A 26-year-old male with no PMH presented to the ED with complaints of swelling in his scrotum. The swelling had developed over the course of six days. He reported that the right side seemed more swollen than the left. He also reported that there was a crushing pain in his scrotum that was present constantly and improved with elevation of his scrotum. He reported that the pain was a 10/10 in severity. He denied fever or chills. He also denied dysuria, frequency, penile discharge, and trauma to the genitals.

 

Initial VS: BP 118/76, HR 107, RR 20, SpO2 100%, T 37.3°C (99.1°F)

 

Physical exam was significant for diffuse tenderness over both the testes, but the right was much more tender than the left. There was also tenderness bilaterally over the epididymides (yes, this is really the pleural form of epididymis). There was noted to be a mild amount swelling throughout the scrotum. There was no penile discharge present.

 

A work-up was initiated with a CBC, chemistry panel, UA, and urine testing for gonorrhea and chlamydia. The ED team taking care of the patient felt that this presentation seemed consistent with epididymitis and orchitis, however, they wanted to be certain nothing else was going on so they did a bedside testicular ultrasound.

 

Here is the first image of the testes seen side-by-side.

You can see that there is color Doppler flow present bilaterally making torsion unlikely.

 

Next, each testicle was examined individually. Here is the left side with color Doppler flow:

 

You can see that there is flow present. Venous and arterial waveforms were not recorded.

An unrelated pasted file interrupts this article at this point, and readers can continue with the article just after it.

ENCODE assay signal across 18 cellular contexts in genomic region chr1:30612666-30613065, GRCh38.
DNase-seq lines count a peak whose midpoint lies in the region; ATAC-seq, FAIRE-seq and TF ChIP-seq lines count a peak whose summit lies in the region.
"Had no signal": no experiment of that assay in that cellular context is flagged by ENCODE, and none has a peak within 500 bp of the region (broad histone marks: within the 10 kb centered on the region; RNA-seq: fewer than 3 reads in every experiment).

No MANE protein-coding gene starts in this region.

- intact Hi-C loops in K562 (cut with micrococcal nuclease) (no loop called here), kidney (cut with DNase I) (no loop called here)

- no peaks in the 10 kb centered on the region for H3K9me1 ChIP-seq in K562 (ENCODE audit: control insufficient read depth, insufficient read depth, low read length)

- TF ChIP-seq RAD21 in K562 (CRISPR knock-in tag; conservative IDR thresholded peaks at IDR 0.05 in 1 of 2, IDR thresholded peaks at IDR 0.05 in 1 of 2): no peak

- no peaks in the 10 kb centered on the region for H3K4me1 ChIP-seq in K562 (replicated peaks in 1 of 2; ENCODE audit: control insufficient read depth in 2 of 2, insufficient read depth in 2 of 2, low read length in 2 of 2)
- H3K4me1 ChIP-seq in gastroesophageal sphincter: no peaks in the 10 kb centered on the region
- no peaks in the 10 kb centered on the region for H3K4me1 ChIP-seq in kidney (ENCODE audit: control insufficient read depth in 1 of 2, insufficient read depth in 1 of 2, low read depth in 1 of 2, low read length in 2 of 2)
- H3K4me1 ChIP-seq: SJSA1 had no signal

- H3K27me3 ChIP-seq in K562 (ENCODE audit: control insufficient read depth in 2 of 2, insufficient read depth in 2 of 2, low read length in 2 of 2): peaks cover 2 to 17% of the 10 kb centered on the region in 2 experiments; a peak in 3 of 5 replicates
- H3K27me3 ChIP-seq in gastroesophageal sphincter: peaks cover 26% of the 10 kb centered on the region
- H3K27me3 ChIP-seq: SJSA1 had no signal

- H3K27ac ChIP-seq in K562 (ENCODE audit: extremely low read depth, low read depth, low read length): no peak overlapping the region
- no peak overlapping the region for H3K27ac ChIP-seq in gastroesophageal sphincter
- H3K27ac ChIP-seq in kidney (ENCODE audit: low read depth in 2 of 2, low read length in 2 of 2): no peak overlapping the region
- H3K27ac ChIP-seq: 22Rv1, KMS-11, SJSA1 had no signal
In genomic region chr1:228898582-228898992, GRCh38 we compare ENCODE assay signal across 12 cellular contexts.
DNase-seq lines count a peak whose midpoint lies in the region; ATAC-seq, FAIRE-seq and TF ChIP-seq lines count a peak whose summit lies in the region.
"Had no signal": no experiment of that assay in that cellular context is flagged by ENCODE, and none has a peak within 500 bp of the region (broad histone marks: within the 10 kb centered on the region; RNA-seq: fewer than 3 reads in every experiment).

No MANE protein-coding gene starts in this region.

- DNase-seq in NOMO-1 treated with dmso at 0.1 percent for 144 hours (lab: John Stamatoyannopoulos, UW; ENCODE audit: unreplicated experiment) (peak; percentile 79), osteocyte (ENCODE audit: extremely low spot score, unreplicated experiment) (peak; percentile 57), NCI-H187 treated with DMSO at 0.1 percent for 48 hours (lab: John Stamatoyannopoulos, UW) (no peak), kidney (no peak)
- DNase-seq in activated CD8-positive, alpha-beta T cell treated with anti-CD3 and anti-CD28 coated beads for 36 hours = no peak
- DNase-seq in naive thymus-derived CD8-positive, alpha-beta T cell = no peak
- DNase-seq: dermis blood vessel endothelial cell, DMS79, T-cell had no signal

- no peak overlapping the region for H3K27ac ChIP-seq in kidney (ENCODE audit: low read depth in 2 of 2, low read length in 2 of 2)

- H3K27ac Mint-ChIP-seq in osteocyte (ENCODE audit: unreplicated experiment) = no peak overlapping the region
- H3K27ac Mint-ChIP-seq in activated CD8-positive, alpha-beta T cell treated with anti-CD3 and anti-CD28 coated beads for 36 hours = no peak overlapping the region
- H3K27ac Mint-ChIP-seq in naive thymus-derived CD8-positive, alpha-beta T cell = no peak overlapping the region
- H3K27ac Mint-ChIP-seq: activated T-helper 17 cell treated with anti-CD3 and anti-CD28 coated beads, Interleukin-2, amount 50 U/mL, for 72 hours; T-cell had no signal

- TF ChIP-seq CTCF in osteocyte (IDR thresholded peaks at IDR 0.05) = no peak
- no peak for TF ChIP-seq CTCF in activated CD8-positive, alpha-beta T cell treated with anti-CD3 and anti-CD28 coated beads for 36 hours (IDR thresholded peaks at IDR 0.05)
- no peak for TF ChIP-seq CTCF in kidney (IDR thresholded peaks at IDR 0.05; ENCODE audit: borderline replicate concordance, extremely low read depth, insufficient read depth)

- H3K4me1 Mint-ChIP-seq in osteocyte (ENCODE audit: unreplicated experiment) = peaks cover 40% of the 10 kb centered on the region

Here is the color Doppler flow of the right side (the more tender side):

What do you notice that looks different from the left? Note: the settings were not adjusted between sides.

 

This testicle looks angry! There is much more flow on the right side. This is what a hyperemic or hyperperfused testicle looks like. With a presentation such as this patient had, this appearance should make you think of orchitis.

 

Next views of the epididymides were obtained:

Left:

 

Right:

You can see that the epididymis with color Doppler also appears to be hyperemic. This is consistent with epididymitis. There were no color Doppler images recorded of the right, but we were told it looked similar to the left. You can also see that there is some hypoechoic fluid present bilaterally surrounding the epididymides.

 

This patient was treated for epididymo-orchitis with the presumed pathogen being either gonorrhea or chlamydia.

 

His culture came back positive for gonorrhea two days later.

 

Epididymitis, epididymo-orchitis, and orchitis are the most common causes of acute scrotal pain in adult males. Traditionally, diagnosis has been made based off of the physical exam. We feel that ultrasound can aid in making these diagnoses more accurately and confidently while ruling out other causes of testicular pain, such as, testicular torsion. Below you can find the ultrasound features that are most commonly encountered in epididymitis and epididymo-orchitis.

 

Ultrasound Features of Epididymitis and Epididymo-Orchitis:

  • Hyperperfusion (hyperemia) of the epididymis
  • Hyperperfusion of the testicle
  • Reactive hydrocele
  • Epididymal abscess
  • Epididymal enlargement
  • Testicular enlargement

 

We should mention that rarely, epididymo-orchitis can present with hypoperfusion of the testicle. This is a worse prognostic sign and can progress to testicular infarction.

 

The treatment of epididymitis and epididymo-orchitis is aimed at targeting the pathogen that is most likely present. In males <35-years-old, Gonorrhea and Chlamydia are the most common pathogens. In males >35-years-old, E.Coli, Pseudomonas, and Proteus are most common.

 

Bottom Line: Ultrasound can easily help aid in the diagnosis of epididymitis and epididymo-orchitis. We feel using color Doppler is one of the easiest ways to help assess for these diagnoses.

 

 

References

  1. Horstman WG, Middleton WD, Melson GL. Scrotal inflammatory disease: color Doppler US findings. Radiology. 1991;179(1):55-59.
  2. Pilatz A, Wagenlehner F, Bschleipfer T, et al. Acute epididymitis in ultrasound: results of a prospective study with baseline and follow-up investigations in 134 patients. Eur J Radiol. 2013;82(12):e762-768.
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